In our previous blog, “Keeping Safety on track in the Rail Sector”, we looked at the benefits of marrying the Cone of Uncertainty concept with the Reliability, Availability, Maintainability and Safety (RAMS) lifecycle. This enables us to assess more accurately the uncertain nature of the quality and safety characteristics of embedded safety railway system design over the course of development.
In this blog we visit further the standards we have in place for railway embedded safety systems. We will look at to what extent we could benefit from those in a process of assessing safety and quality maturity of a particular embedded safety system / subsystem design.
The most relevant RAMS standards we have for railway embedded safety systems are the following:
• EN 50126-1:2017 – Railway Applications – The Specification and Demonstration of Reliability, Availability, Maintainability and Safety (RAMS) – Part 1: Generic RAMS Process
• EN 50126-2:2017 – Railway Applications – The Specification and Demonstration of Reliability, Availability, Maintainability and Safety (RAMS) – Part 2: Systems Approach to Safety
• EN 50128:2011 – Railway applications – Communication, signaling and processing systems – Software for railway control and protection systems
• EN 50129:2003 – Railway applications – Communication, signaling and processing systems – Safety related electronic systems for signaling
• EN 50155:2017 – Railway application – Rolling stock – Electronic equipment
Evaluation of the plausibility of information in hand for safe design
Assessing the level of commercial release readiness for the embedded safety design can be challenging. Availability of design information and the level of accuracy of that information pertaining to the particular revision of the design could vary greatly. Time pressures on such decisions are also a common issue.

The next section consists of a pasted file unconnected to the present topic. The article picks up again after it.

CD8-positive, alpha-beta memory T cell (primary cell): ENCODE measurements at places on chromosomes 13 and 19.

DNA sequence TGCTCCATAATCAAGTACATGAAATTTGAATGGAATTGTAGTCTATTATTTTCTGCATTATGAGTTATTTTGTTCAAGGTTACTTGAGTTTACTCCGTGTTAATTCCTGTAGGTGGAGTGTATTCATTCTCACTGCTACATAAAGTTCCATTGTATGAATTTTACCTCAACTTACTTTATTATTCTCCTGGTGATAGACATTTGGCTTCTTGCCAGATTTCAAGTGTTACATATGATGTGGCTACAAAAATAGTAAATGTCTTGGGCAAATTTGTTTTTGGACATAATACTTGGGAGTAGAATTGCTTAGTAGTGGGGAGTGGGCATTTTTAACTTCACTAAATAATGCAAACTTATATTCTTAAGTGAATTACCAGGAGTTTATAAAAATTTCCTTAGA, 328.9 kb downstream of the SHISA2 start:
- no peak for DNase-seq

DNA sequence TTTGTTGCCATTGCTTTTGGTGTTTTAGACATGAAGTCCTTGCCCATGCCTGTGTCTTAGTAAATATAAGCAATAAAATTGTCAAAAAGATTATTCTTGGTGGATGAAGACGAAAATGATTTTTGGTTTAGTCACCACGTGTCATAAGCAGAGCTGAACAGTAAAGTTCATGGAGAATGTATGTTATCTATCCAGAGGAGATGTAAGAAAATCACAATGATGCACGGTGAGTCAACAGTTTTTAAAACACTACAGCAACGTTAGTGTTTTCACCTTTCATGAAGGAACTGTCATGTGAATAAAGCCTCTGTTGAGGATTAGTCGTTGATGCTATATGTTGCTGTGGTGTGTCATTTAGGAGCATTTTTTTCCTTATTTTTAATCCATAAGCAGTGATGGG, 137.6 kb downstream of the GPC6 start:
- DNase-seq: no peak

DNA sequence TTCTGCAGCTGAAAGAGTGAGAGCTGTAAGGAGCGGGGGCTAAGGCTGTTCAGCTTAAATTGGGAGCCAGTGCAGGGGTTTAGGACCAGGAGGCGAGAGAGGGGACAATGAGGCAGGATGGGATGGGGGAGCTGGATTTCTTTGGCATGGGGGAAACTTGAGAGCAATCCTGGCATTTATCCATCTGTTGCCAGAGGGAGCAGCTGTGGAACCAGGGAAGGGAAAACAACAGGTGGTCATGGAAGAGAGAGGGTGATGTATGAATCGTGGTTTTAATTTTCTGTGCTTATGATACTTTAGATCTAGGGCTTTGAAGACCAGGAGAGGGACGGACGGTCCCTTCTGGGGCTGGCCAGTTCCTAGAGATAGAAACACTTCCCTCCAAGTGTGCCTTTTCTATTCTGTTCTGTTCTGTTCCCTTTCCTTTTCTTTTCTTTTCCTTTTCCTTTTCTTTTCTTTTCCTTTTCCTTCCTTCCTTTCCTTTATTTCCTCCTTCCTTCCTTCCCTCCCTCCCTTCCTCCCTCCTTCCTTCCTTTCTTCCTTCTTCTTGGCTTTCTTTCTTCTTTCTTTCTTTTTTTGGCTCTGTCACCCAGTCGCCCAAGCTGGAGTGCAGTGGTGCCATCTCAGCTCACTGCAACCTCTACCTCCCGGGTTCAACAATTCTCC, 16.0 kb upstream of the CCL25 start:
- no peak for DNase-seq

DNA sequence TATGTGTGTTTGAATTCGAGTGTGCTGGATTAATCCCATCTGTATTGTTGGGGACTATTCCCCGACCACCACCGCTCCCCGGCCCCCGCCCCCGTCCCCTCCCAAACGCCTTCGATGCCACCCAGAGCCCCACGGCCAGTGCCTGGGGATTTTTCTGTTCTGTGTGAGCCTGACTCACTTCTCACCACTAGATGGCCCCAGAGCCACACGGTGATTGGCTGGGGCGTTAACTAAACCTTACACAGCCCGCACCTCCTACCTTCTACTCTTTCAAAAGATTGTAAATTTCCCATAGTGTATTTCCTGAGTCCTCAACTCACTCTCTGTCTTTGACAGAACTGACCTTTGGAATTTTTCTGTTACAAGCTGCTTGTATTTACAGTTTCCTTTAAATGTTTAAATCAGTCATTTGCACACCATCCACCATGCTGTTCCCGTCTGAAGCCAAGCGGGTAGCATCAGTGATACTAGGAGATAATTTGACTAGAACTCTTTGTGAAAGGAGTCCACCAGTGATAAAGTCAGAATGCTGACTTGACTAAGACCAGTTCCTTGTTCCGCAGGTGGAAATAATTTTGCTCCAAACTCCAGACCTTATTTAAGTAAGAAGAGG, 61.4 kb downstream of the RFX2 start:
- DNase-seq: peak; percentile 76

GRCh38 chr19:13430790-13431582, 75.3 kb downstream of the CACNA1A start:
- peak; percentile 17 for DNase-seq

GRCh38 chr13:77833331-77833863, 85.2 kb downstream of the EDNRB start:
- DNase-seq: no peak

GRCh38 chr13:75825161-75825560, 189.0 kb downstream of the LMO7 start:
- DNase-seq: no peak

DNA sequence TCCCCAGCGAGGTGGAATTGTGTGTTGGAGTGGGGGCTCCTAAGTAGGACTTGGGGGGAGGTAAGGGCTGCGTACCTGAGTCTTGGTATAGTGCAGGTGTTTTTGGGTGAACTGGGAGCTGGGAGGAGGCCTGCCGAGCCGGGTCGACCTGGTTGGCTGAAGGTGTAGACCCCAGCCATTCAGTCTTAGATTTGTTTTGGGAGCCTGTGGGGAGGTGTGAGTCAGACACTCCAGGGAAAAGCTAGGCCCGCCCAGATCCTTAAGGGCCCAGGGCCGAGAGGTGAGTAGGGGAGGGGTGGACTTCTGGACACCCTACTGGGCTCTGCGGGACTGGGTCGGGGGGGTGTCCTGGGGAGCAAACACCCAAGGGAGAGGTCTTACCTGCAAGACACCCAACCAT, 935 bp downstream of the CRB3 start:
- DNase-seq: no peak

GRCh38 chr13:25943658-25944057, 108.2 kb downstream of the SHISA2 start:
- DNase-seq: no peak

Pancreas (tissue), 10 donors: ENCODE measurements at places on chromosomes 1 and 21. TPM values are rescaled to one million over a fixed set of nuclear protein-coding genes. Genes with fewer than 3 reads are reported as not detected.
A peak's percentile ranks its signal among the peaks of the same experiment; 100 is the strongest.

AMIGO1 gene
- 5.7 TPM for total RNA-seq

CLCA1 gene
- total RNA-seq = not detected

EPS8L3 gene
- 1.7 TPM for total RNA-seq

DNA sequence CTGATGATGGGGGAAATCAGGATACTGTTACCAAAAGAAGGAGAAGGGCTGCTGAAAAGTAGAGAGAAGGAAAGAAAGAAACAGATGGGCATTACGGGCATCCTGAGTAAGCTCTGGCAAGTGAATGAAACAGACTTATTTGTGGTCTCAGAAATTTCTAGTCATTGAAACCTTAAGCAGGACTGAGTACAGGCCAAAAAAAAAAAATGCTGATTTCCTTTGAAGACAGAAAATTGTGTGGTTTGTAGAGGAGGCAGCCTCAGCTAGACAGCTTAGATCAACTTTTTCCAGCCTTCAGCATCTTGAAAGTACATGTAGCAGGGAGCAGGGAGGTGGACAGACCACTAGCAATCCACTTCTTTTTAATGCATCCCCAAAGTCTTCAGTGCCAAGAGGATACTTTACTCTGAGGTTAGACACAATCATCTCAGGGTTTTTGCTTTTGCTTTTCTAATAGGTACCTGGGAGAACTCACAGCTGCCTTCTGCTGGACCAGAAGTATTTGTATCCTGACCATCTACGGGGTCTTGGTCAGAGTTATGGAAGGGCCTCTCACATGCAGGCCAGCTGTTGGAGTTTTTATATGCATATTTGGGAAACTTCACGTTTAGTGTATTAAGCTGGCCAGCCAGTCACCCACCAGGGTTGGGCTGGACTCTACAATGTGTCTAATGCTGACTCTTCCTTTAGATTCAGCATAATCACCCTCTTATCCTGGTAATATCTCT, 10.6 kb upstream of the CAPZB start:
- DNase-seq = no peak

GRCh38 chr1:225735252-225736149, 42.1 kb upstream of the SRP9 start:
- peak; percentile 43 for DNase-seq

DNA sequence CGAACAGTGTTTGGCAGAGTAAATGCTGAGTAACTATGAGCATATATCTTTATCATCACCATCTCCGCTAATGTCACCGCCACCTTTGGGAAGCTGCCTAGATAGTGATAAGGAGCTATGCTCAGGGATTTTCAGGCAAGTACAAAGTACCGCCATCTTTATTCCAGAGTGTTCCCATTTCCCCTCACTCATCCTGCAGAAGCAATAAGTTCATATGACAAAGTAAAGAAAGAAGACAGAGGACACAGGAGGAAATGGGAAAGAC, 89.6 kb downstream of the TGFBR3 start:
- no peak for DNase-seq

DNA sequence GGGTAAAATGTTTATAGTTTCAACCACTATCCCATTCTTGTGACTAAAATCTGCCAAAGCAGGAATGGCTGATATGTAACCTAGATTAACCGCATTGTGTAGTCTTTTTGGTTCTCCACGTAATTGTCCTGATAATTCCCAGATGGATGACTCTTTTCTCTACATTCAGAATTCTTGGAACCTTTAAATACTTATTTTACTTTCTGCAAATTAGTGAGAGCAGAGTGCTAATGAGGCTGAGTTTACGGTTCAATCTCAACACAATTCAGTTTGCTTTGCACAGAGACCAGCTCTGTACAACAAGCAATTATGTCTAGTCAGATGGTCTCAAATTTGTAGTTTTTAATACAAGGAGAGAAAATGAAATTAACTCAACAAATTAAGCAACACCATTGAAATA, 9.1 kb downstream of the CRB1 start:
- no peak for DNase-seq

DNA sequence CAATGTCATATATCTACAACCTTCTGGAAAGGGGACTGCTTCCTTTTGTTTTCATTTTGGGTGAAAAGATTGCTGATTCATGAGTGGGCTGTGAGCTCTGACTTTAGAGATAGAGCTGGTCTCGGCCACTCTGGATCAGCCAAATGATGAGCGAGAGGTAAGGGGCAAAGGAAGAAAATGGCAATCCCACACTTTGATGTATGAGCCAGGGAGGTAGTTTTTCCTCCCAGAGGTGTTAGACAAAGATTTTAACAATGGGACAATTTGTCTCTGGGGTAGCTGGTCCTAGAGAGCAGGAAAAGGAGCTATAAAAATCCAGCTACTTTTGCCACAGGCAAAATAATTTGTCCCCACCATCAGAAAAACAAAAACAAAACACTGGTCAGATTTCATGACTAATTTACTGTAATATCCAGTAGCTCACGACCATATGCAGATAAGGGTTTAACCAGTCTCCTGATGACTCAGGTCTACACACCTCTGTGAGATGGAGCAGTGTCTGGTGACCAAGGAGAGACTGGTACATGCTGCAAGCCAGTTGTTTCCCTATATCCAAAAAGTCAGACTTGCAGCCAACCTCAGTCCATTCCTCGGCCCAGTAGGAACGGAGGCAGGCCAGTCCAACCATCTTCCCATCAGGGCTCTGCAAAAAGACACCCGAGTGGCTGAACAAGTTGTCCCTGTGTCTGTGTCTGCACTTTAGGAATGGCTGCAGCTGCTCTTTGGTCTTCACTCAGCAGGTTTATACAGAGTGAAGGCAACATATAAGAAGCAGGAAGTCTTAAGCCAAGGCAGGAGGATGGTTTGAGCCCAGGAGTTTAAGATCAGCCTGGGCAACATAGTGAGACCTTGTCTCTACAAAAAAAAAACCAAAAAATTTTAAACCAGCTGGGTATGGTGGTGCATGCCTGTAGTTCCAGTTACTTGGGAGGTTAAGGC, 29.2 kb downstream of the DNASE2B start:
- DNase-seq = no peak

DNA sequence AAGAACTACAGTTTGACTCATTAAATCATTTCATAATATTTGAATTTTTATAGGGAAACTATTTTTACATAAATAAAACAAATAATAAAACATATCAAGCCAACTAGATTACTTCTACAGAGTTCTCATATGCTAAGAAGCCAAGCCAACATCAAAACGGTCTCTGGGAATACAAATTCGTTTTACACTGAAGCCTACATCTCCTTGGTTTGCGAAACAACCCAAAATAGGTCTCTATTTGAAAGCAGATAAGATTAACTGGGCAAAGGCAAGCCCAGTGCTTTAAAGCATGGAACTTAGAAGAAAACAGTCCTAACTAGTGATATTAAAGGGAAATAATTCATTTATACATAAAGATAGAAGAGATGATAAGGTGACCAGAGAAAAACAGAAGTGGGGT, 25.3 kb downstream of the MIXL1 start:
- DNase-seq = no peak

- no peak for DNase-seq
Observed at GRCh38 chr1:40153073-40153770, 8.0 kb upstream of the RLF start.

One of the most essential aspects is to identify the RAMS life cycle phase which we are at.
The RAMS life cycle itself describes system, hardware and software design development levels tailored by the manufacturer. The RAMS life cycle tailoring could fragment towards hardware and software design development life cycles.
The phase we are looking at to assess the safety maturity of the embedded design at RAMS system level, however, means that the embedded safety design readiness evaluation for software design should not be in isolation. It should also look at the safety maturity of the hardware design and vice versa, if the hardware design is in evaluation. All these hardware and software pieces of the embedded design are ideally controlled by an established configuration management system. For release readiness evaluation purposes, a scoring system could be useful that would encompass release readiness decisions.
One aspect of such a safety maturity scoring system could be the plausibility factor of the available information. For determining such plausibility factor, the uncertainty level could be assigned to each individual RAMS lifecycle phase, based on the overarching diagram we have already shared in our previous blog.
Let’s have a look at an example for this concept. A company decides that the information available for a particular design at the RAMS life cycle phase “System acceptance” represents 90 percent confidence on the truthfulness and accuracy of the information. They assume that the uncertainty over the RAMS life cycle is similar to an exponential distribution.
The table above illustrates the release readiness plausibility factors that this company has over the RAMS life cycle phases. It could encompass assessing the level of uncertainty for release decisions made at any earlier time than the “System acceptance”.
In our next closing post for the “Keeping Safety on track in the Rail Sector” series we will look into further subtle safety maturity evaluation concepts, particularly for embedded hardware and software designs.
By Szabolcs Agai, Functional Safety Consultant
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